The tank 55 is mounted on a pair of parallel guide rails 70 (only one shown). The tank 55 is slidable along the guide rails toward or away from the die 18. In normal operation the tank 55 is disposed relatively close to the outlet of the die 18.
In use the tank 55 is filled with water to a depth such that the guide tube 60 is fully submerged. The fibre and its sleeve coating pass into the tank through the apertures 67 and 57 and into the guide tube 60 and then out through the aperture 58. Water flows in through the ports 61, 62 along the guide tube around the polypropylene sleeve and thereby cools it. It will be noted that the tube 60 guides the sleeve without actually contacting the sleeve since there is water between the sleeve and the tube 60. The water can flow out through the aperture 57 around the external surface of the polypropylene sleeve and down into the drain passage 69. The diameter of the apertures 67 and 57 are so selected that when the flow rate of water into the tank is adjusted correctly water can flow out of the tank through the aperture 57 but is prevented from flowing through the aperture 67 by the surface tension of the water. The water flowing out through the aperture 57 falls through the space between the plate 64 and the end wall 65 into the drain passage 69.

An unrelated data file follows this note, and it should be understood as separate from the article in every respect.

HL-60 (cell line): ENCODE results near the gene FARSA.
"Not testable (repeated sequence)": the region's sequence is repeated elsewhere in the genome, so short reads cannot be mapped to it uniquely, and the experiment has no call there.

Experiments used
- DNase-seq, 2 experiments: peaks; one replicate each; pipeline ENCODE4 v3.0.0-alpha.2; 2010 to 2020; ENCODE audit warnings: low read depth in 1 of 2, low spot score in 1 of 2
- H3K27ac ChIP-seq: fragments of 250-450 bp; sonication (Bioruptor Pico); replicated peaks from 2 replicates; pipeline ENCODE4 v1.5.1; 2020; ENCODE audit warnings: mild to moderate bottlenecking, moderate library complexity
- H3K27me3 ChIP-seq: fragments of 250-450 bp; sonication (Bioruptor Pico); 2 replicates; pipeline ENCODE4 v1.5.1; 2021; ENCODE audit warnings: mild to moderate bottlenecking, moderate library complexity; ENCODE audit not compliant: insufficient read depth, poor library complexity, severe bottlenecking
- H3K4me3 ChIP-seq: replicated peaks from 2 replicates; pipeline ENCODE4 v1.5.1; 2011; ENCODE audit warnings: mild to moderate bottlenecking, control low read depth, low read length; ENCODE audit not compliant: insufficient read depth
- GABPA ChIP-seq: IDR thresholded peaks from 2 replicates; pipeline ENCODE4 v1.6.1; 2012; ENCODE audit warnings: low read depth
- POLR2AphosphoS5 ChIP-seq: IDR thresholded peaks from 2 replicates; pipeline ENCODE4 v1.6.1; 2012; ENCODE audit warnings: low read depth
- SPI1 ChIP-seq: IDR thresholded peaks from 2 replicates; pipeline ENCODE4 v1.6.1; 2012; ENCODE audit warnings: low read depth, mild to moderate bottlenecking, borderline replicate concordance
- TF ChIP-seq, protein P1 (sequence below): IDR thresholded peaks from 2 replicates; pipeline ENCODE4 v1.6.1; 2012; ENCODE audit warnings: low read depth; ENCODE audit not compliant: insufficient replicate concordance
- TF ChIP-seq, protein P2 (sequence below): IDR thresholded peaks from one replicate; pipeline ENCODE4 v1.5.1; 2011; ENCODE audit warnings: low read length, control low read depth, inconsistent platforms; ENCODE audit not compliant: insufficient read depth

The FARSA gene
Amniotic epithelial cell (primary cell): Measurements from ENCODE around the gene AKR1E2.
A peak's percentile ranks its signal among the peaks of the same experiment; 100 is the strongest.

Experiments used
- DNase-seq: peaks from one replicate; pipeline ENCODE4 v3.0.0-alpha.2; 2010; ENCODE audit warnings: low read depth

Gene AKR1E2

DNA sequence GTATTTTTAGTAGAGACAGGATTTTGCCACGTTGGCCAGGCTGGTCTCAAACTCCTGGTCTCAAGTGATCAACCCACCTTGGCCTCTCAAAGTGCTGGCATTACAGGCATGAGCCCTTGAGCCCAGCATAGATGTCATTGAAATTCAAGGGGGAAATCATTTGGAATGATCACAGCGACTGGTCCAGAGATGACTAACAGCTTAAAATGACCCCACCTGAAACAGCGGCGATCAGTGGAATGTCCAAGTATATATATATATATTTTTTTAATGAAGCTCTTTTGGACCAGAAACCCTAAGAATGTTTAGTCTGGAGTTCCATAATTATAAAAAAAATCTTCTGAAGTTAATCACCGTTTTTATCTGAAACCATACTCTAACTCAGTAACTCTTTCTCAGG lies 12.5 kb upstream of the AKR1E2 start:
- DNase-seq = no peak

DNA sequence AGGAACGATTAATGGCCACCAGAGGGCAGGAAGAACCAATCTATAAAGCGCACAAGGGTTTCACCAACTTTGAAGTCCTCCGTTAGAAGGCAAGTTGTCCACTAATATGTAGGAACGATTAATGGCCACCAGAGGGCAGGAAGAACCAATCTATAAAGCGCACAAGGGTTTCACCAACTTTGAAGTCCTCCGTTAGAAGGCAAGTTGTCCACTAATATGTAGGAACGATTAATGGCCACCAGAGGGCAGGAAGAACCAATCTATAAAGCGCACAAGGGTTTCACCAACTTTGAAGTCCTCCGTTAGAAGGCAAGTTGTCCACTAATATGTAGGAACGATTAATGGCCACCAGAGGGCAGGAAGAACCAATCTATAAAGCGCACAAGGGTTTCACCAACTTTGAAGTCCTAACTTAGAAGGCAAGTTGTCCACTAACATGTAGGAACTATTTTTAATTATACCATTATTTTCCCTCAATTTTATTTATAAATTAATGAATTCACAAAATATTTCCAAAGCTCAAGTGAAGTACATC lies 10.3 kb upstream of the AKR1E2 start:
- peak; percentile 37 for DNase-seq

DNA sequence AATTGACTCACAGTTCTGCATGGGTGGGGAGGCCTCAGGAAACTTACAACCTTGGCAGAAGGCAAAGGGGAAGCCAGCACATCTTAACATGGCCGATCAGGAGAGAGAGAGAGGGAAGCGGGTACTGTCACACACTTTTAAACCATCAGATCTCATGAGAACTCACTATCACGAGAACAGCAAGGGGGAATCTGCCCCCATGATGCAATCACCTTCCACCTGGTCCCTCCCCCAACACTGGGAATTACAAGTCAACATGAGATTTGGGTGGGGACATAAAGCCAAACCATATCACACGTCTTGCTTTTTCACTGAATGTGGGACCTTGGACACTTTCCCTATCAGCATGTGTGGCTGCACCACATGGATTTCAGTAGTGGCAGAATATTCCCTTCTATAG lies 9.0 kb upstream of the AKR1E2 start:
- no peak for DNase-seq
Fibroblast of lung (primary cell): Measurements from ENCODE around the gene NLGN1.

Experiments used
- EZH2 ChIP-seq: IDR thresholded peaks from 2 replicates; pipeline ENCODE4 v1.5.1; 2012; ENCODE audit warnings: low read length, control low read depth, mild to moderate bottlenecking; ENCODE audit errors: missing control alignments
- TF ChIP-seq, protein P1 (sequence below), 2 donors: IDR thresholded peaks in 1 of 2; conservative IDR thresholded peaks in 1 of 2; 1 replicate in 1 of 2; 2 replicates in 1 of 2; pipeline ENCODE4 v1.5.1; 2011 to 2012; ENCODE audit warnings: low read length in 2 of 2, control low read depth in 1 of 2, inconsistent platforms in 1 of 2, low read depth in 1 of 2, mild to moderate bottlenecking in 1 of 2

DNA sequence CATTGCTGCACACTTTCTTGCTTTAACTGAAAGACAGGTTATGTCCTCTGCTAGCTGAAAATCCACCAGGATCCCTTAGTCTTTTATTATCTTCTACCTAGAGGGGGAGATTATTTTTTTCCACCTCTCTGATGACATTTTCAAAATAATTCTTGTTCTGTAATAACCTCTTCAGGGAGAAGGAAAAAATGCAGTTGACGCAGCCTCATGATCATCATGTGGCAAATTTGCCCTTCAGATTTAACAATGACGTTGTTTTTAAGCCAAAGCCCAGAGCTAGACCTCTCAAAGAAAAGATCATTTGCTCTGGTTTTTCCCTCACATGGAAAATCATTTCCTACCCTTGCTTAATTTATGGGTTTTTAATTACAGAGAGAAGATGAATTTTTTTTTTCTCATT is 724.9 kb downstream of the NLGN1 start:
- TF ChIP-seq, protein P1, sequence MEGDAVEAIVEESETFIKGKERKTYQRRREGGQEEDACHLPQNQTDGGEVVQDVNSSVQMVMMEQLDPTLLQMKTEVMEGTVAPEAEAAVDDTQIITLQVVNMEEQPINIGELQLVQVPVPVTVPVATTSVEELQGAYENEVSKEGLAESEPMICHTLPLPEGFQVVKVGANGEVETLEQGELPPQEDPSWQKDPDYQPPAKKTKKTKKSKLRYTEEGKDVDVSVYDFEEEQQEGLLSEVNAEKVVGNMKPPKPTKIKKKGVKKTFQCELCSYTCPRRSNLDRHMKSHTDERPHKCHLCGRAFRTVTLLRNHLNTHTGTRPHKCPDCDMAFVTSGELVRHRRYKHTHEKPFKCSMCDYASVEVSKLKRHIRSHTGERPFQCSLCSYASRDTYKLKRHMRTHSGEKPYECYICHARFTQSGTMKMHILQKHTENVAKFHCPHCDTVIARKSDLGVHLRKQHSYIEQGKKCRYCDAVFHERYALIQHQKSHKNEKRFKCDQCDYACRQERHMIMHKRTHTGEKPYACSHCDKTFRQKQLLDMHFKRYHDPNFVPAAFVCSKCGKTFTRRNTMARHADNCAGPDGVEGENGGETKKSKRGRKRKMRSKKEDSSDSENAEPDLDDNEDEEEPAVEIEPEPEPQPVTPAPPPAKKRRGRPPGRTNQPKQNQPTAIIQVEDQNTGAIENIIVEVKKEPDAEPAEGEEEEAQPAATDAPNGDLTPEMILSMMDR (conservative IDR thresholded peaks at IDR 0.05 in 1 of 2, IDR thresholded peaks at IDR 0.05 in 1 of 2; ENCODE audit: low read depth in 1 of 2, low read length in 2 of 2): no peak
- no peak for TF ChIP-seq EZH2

A first pair of belts 75, 76 are spaced horizontally from the cooling bath 55. The belt 75 extends around rollers 78, 79 and 80 and the belt 76 extends around rollers 81, 82 and 83. The spacing between adjacent portions of the belts 75 and 76 is substantially equal to the outer diameter of the sleeve which leaves the cooling bath 55. Each of the rollers 78 and 81 is rotatable by suitable drive means in order to drive the belts 75 and 76.